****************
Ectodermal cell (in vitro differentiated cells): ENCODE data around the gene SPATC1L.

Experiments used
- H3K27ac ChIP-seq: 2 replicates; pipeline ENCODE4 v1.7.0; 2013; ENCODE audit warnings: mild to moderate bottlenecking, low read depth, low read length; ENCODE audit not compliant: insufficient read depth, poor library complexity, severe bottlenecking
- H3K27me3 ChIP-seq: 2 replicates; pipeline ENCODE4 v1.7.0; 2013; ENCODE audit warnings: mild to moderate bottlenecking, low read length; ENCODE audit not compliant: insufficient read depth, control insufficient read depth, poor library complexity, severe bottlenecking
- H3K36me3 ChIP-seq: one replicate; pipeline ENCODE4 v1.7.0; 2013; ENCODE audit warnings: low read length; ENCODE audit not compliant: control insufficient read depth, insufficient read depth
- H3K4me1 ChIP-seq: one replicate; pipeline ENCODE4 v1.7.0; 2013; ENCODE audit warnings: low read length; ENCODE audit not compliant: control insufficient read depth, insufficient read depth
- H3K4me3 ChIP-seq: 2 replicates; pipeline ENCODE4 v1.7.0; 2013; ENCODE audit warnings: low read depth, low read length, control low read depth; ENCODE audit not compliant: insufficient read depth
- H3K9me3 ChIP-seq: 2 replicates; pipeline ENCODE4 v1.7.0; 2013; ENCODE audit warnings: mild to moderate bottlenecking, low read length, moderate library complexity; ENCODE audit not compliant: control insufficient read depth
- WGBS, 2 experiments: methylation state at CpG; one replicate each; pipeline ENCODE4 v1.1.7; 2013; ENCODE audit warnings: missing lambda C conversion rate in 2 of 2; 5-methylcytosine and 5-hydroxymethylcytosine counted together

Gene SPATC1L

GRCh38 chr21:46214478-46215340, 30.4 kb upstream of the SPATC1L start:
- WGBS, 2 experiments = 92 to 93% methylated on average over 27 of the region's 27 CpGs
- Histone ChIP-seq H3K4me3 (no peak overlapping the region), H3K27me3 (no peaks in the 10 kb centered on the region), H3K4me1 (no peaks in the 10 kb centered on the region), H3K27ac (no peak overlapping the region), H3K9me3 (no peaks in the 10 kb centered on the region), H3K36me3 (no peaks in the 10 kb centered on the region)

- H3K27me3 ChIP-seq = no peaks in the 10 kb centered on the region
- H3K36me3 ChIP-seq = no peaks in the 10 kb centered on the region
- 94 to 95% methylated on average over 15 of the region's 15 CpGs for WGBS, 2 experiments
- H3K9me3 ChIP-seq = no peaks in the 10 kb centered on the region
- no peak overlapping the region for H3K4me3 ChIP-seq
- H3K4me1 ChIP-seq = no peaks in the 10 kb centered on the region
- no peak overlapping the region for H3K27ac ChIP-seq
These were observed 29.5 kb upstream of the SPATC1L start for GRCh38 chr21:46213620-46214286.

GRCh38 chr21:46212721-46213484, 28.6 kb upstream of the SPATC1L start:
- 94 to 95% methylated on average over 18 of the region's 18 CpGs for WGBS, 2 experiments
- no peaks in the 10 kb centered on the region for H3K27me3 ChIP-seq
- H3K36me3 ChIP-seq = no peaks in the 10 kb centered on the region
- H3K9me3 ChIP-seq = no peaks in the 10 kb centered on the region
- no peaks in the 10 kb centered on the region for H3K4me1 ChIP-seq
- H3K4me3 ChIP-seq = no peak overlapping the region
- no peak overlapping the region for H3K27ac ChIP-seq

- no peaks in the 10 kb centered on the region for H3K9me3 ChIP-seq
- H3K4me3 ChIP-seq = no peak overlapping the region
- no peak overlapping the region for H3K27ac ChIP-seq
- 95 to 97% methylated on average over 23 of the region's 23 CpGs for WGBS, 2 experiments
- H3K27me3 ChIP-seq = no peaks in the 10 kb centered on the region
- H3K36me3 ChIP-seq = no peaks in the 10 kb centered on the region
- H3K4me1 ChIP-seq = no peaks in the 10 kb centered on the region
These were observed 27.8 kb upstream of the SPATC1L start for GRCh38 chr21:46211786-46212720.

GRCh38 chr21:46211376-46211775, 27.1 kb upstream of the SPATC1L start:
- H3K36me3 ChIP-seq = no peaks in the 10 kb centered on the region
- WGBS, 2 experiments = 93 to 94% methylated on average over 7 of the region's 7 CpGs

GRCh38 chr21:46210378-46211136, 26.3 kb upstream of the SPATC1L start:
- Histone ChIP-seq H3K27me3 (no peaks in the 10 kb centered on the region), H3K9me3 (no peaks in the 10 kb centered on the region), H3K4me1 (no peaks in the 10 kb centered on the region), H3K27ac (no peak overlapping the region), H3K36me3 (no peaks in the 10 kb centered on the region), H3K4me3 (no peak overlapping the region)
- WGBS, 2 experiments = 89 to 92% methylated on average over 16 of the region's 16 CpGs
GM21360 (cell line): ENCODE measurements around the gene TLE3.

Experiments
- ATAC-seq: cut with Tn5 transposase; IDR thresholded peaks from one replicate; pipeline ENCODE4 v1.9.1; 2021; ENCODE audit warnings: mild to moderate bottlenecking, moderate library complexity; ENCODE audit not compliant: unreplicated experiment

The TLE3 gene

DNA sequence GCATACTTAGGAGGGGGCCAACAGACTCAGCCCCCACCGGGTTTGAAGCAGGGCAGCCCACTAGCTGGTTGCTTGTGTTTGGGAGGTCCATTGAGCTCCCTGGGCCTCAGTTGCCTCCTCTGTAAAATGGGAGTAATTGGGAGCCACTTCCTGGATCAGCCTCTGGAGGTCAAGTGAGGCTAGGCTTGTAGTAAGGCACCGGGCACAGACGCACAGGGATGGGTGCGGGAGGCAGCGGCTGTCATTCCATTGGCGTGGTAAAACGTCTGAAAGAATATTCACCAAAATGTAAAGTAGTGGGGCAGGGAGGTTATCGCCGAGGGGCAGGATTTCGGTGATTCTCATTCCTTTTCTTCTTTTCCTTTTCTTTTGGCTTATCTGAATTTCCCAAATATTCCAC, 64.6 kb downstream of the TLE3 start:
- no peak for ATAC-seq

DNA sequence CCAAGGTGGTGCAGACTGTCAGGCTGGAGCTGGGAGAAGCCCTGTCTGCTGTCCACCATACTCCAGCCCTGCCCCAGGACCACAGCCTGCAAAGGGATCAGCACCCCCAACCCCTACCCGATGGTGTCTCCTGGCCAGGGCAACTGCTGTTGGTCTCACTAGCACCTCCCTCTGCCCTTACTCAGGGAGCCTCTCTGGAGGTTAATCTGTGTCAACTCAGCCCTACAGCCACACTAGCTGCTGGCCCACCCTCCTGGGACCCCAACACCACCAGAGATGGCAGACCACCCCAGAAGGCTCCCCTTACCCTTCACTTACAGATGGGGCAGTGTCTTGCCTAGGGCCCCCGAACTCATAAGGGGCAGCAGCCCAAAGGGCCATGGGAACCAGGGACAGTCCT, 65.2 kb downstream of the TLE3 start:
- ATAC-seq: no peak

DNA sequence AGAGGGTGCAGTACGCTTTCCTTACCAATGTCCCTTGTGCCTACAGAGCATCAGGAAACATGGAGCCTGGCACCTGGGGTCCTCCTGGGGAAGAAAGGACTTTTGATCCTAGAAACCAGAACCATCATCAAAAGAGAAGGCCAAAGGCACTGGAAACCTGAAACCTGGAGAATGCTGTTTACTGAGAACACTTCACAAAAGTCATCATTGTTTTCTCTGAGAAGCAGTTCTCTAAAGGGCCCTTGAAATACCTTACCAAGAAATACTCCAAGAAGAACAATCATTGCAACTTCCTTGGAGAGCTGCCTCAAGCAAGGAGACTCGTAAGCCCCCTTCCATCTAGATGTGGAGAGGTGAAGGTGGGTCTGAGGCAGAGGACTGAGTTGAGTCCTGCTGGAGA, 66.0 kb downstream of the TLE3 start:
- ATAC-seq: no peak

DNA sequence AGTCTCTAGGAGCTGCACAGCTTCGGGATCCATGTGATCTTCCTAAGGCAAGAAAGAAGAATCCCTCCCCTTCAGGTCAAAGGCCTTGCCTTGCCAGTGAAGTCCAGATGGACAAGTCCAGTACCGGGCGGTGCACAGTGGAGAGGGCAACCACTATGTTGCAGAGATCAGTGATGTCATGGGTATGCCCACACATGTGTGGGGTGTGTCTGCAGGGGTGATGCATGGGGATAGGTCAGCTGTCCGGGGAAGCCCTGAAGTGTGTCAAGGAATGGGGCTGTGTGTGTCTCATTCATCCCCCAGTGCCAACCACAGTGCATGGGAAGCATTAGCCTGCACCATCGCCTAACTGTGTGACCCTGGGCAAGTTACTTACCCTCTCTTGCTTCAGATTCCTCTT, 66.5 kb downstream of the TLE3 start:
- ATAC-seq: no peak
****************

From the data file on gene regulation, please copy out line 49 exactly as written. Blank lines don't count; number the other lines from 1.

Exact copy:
- no peak for ATAC-seq